We are pleased to announce that Alanna Twohey has completed her articles with Bird Richard and will be joining the firm as an Associate following her Call to the Bar on June 17, 2009.
In the last issue, we reported on changes to the Employment Standards Act affecting temporary help employees. Bill 139, which was introduced in December of 2008 to create additional protections for temporary workers, is now scheduled to come into force on November 6, 2009.
Drug and alcohol testing for employees in safety sensitive positions continues to be a hot topic for courts in Ontario. A recent decision of the Ontario Court of Appeal has provided the latest word on the ability of employers to conduct random drug testing of their employees. In Imperial Oil Ltd v. Communications, Energy and Paperworkers Union of Canada, Local 900 (May 22, 2009), the Court of Appeal dismissed Imperial Oil’s appeal and upheld the Divisional Court’s ruling that the employer’s policy of random drug testing violated its collective agreement with the union.
Imperial Oil’s Alcohol and Drug Policy was initially challenged at the Ontario Court of Appeal in 2000. At that time, the Court held that Imperial’s random drug testing of employees in safety sensitive positions by urinalysis was prima facie discriminatory because Imperial Oil perceived individuals who tested positive as being disabled by substance abuse. Further, the testing was not a bona fide occupational requirement because a positive test established only past use, and not present, on-the-job impairment. The employer temporarily ceased random drug testing, but eventually resumed it with a saliva swab test that could more effectively disclose current impairment by marijuana. The union brought a policy grievance to challenge this new form of drug testing.
An arbitration board allowed the union’s grievance in part. While it upheld “for cause” and post-incident drug testing, it ordered Imperial Oil to cease random drug testing, finding that such testing violated the collective agreement requirement that all employees be treated with respect and dignity. The board found that it would require clear and unequivocal contractual language in order to conclude that employees had consented to random drug testing, and that no such language was present in this case. Finally, the arbitration board noted that the saliva swab test did not provide an accurate reading of current impairment.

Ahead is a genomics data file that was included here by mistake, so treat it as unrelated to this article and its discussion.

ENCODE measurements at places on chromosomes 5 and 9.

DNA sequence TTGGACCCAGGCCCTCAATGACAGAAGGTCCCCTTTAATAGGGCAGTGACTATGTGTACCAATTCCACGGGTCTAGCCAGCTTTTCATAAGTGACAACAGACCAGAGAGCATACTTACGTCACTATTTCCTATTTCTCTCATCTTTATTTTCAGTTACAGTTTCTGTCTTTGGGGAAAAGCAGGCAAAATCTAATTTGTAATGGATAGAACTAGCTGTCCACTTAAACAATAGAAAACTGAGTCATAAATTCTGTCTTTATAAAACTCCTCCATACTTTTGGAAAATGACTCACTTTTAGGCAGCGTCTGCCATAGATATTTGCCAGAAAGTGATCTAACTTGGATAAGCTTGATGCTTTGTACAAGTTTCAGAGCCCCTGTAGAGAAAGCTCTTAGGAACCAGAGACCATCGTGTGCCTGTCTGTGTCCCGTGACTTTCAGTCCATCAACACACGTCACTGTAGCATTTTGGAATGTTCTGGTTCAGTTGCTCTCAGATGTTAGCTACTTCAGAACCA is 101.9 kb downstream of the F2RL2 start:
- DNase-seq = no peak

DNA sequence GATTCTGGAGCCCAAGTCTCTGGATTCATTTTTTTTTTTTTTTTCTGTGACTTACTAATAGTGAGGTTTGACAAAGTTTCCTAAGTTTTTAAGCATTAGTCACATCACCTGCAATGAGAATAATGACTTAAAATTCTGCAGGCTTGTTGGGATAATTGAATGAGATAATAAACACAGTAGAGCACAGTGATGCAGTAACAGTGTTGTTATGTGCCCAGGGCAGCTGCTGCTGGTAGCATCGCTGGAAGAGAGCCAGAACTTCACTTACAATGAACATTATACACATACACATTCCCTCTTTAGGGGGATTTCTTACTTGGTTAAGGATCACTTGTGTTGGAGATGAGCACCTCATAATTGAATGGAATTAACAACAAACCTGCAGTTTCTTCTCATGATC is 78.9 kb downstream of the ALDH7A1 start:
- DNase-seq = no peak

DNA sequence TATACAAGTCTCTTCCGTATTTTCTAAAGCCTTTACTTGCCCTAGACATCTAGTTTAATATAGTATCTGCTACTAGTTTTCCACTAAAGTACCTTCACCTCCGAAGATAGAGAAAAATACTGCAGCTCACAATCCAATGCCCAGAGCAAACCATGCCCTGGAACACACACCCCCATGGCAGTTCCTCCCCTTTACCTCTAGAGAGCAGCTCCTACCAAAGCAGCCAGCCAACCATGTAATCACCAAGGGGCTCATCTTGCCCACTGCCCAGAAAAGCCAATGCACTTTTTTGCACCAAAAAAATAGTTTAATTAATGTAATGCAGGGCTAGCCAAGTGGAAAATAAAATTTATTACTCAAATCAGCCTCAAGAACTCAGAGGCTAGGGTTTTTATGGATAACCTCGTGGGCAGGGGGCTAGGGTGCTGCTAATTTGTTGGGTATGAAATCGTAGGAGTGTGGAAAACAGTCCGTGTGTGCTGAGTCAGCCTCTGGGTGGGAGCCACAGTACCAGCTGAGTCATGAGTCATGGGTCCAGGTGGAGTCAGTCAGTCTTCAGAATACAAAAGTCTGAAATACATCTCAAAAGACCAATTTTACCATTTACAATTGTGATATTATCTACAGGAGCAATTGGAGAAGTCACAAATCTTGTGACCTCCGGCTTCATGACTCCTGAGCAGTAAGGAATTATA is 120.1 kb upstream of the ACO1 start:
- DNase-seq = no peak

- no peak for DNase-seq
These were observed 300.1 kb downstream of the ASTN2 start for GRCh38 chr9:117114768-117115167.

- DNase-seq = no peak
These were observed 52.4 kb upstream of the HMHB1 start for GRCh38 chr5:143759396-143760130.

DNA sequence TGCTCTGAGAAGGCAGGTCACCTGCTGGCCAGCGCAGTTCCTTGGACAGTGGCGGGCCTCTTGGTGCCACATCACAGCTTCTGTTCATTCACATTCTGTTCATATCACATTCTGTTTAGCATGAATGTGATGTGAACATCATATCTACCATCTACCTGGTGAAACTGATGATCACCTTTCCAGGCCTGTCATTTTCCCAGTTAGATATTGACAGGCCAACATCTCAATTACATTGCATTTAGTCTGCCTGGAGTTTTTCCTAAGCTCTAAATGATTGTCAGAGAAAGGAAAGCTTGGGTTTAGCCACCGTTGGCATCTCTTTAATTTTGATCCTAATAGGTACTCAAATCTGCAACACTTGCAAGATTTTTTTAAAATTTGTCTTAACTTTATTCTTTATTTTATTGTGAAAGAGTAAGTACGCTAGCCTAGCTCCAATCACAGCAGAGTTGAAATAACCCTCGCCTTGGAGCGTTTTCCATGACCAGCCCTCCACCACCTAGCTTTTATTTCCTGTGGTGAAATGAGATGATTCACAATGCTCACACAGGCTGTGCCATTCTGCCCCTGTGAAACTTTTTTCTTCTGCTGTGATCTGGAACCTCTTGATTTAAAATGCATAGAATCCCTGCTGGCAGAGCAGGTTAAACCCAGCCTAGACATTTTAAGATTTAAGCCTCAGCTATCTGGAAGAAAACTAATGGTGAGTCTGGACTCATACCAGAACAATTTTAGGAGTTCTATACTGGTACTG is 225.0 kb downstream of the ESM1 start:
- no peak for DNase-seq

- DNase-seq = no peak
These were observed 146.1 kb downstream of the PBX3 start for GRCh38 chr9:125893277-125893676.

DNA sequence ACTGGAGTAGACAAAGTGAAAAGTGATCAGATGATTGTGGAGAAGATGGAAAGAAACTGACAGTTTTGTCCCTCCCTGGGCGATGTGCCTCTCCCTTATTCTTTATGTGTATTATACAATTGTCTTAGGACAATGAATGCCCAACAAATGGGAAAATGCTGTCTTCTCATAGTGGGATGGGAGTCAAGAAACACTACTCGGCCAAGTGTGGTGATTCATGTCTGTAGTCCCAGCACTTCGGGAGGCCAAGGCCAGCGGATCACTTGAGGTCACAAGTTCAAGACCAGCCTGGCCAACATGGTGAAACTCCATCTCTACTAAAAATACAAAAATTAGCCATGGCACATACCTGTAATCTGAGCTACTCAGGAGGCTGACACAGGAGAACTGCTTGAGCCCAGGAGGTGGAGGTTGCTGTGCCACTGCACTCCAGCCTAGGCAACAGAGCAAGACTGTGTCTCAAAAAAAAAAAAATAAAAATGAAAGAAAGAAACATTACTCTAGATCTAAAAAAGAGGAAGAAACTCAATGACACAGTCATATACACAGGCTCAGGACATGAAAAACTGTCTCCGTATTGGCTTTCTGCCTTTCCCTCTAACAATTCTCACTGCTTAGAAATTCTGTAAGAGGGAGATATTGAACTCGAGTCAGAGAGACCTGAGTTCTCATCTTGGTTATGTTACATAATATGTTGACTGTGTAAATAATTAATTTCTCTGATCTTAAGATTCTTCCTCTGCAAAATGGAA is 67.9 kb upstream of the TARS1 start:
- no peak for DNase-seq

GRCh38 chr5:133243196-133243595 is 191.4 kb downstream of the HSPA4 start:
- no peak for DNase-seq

The employer applied for judicial review of the board’s decision. The Divisional Court dismissed the application and upheld the arbitration board’s ruling that Imperial Oil’s random drug testing policy violated the collective agreement. On May 22nd, 2009, the Ontario Court of Appeal agreed with the Divisional Court and dismissed the employer’s appeal.
In this latest decision on random drug testing, the Ontario Court of Appeal makes it clear that the ability of the employer to require employees in safety sensitive positions to submit to random drug testing is limited by the provisions of the collective agreement, and the test’s ability to show current impairment. Random drug testing will only be considered acceptable by the courts when there are reasonable and probable grounds to believe that an employee in a safety sensitive position is working under the influence of drugs.
However, employers are reminded that, even if testing is justified, disciplining an employee after a drug test has shown impairment may be discriminatory if the employee suffers from a disability. Drug and alcohol policies that result in automatic disciplinary action are prima facie discriminatory and are best avoided.
In McNevan v. AmeriCredit Corp. (December 15, 2008), the Ontario Court of Appeal clarified that only conduct that is truly high-handed and in bad faith will warrant an award of Wallace damages.
McNevan was employed as an Assistant Vice President at one of AmeriCredit’s call centres. After 13 months of service, AmeriCredit became concerned about McNevan’s managerial skills. The employer terminated him and offered him three months’ pay in lieu of notice. McNevan rejected the offer and brought an action for damages for wrongful dismissal. The trial judge found that McNevan was entitled to six months’ notice, as well as six months of additional notice as Wallace damages, based on the employer’s bad faith and unfair conduct. AmeriCredit appealed.
The Court of Appeal allowed the employer’s appeal in part. While the six-month notice period was found to be within the appropriate range, the Court found that the trial judge erred in awarding a six-month Wallace extension.